A review of the status of harbour seals (Phoca vitulina) in the Northeast United States of America

Gordon T Waring, James R Gilbert, Dana Belden, Amy Van Atten, Robert A DiGiovanni Jr

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DOI: http://dx.doi.org/10.7557/3.2685

Keywords

harbour seals;status;United States

Abstract

We conducted a review of the literature and unpublished databases to describe the distribution, abundance, ecology and status of harbour seals (Phoca vitulina concolor) in U.S. Atlantic waters. The harbour seal is the most abundant and widespread seal species in this area. Since passage of the U.S. Marine Mammal Protection Act of 1972, the number of harbour seals observed during the pupping season in this region has increased from about 10,500 animals in 1981 to 38,000 animals in 2001 (uncorrected counts), an average annual rate of 6.6%. This increase has beenrelatively consistent over the 20 years, and there is no indication that the population size has stabilized. Correspondingly, the seasonal distribution has expanded and interactions between seals and anthropogenic activities have increased.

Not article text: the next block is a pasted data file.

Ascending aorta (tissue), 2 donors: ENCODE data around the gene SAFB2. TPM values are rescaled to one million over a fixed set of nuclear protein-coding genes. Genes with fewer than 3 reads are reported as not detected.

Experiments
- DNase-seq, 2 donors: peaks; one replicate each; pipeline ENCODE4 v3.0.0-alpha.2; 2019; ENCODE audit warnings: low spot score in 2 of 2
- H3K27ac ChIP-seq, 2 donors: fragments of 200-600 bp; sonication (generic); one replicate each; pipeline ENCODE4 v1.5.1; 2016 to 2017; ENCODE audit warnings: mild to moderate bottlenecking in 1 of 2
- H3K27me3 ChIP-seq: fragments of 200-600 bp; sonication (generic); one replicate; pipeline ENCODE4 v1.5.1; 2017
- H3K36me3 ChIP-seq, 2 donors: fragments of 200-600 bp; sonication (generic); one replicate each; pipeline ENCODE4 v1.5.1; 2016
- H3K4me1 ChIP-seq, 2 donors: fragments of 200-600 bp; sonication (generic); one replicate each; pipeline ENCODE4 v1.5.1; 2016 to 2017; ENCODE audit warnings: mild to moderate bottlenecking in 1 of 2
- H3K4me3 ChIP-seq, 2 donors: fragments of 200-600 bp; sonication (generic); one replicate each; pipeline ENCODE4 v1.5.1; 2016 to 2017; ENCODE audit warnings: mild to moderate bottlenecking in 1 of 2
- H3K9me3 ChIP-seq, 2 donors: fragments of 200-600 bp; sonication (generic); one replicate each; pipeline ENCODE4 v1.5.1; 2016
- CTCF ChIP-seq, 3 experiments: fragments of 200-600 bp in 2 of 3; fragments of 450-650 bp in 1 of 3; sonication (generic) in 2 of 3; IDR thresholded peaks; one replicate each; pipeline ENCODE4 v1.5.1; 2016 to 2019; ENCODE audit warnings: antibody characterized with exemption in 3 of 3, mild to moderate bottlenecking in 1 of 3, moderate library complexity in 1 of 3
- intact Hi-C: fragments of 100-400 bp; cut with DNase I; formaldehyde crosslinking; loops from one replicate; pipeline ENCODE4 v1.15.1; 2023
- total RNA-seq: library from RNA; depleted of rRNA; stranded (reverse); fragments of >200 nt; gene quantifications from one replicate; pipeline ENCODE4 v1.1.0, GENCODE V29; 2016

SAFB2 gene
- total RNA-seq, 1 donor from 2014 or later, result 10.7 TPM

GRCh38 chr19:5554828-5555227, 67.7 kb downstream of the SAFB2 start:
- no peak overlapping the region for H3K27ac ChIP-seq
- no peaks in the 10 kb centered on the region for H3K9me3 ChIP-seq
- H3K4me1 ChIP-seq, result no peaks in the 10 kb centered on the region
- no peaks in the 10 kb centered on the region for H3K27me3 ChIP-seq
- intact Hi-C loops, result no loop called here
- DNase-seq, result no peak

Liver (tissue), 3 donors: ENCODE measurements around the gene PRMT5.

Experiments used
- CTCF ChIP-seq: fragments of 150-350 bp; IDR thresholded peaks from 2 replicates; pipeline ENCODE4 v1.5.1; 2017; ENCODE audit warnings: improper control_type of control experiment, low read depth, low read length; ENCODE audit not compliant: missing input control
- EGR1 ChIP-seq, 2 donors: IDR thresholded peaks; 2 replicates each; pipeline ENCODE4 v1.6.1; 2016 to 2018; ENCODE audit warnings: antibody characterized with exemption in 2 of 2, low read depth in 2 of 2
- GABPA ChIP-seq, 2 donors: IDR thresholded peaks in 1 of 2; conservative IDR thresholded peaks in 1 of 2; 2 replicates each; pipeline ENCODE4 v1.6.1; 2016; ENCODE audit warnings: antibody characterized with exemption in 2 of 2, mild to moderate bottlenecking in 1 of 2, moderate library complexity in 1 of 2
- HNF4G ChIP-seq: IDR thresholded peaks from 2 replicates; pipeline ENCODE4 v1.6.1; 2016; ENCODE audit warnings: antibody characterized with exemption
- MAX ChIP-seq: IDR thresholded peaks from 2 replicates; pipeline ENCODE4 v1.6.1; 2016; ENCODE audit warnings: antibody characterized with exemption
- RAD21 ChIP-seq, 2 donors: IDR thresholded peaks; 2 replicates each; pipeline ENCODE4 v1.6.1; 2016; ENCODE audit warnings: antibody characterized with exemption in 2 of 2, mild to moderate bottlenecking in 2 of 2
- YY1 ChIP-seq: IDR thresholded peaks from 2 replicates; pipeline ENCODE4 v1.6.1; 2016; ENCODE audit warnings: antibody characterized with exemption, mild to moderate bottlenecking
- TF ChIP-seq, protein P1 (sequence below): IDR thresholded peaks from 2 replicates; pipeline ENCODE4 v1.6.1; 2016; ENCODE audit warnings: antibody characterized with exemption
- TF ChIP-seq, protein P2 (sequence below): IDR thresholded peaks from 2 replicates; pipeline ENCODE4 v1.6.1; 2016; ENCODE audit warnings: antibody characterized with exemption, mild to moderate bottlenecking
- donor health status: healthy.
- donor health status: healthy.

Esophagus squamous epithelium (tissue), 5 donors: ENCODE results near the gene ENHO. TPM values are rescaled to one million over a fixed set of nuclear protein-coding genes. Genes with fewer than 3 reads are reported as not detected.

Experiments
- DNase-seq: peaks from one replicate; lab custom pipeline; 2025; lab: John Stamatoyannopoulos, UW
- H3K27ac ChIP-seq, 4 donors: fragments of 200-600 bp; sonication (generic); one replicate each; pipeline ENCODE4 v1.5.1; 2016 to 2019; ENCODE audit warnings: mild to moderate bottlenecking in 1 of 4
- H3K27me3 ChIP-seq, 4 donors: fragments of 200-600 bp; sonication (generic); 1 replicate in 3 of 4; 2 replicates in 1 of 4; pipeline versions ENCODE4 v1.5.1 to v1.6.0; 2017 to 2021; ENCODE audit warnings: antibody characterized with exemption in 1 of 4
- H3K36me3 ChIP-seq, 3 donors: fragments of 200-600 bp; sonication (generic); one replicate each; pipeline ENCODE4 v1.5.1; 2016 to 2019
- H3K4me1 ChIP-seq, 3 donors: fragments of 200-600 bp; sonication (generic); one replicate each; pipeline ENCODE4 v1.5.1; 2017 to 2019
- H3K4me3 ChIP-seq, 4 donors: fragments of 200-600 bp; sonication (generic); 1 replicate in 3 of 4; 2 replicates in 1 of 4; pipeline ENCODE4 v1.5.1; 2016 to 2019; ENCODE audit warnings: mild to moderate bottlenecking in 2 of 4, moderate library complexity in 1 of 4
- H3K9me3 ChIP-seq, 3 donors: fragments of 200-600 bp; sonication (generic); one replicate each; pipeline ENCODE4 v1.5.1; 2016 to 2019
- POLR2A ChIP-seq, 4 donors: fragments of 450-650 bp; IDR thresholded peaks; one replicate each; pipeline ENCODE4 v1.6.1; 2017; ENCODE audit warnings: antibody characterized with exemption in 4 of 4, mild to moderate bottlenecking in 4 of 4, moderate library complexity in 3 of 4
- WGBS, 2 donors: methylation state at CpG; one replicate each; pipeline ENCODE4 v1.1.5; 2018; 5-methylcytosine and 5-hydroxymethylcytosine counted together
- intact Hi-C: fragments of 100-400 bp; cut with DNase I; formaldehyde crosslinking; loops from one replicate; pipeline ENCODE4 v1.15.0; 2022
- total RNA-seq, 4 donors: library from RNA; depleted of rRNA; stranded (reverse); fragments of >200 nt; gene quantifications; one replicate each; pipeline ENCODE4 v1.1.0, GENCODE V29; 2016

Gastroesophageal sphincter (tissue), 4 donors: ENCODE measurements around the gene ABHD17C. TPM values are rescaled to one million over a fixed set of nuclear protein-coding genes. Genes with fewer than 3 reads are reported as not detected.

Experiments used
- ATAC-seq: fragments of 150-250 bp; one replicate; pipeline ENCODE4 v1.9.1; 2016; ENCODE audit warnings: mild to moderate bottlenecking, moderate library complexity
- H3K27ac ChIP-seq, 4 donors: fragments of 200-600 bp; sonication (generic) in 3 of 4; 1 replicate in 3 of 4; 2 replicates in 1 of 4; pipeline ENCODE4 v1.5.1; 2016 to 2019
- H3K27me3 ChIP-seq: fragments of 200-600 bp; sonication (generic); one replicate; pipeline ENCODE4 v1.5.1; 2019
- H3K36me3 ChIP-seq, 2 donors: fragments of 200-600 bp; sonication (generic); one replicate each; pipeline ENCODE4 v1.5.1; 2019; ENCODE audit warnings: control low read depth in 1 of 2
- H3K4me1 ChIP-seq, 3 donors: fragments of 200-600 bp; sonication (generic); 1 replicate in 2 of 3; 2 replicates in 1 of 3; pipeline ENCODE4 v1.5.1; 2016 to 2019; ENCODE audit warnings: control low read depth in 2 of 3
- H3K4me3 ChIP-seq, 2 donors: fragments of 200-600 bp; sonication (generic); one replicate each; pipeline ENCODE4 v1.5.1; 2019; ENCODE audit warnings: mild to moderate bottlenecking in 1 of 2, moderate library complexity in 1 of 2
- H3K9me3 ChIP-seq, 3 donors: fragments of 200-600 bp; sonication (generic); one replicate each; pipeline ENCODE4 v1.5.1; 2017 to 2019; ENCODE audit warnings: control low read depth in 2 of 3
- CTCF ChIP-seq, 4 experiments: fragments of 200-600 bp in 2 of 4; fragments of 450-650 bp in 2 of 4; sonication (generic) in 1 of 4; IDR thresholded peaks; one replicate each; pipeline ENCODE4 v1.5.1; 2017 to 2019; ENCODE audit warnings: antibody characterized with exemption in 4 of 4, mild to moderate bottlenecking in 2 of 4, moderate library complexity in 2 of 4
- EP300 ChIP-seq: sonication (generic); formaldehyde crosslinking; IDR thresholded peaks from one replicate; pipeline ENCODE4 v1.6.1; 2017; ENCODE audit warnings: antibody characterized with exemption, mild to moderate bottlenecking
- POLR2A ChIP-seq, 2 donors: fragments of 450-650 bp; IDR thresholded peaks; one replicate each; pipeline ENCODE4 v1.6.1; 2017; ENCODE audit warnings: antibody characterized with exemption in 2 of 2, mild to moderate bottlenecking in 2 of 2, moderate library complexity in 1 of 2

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Copyright (c) 2010 Gordon T Waring, James R Gilbert, Dana Belden, Amy Van Atten, Robert A DiGiovanni Jr

License URL: http://creativecommons.org/licenses/by/3.0/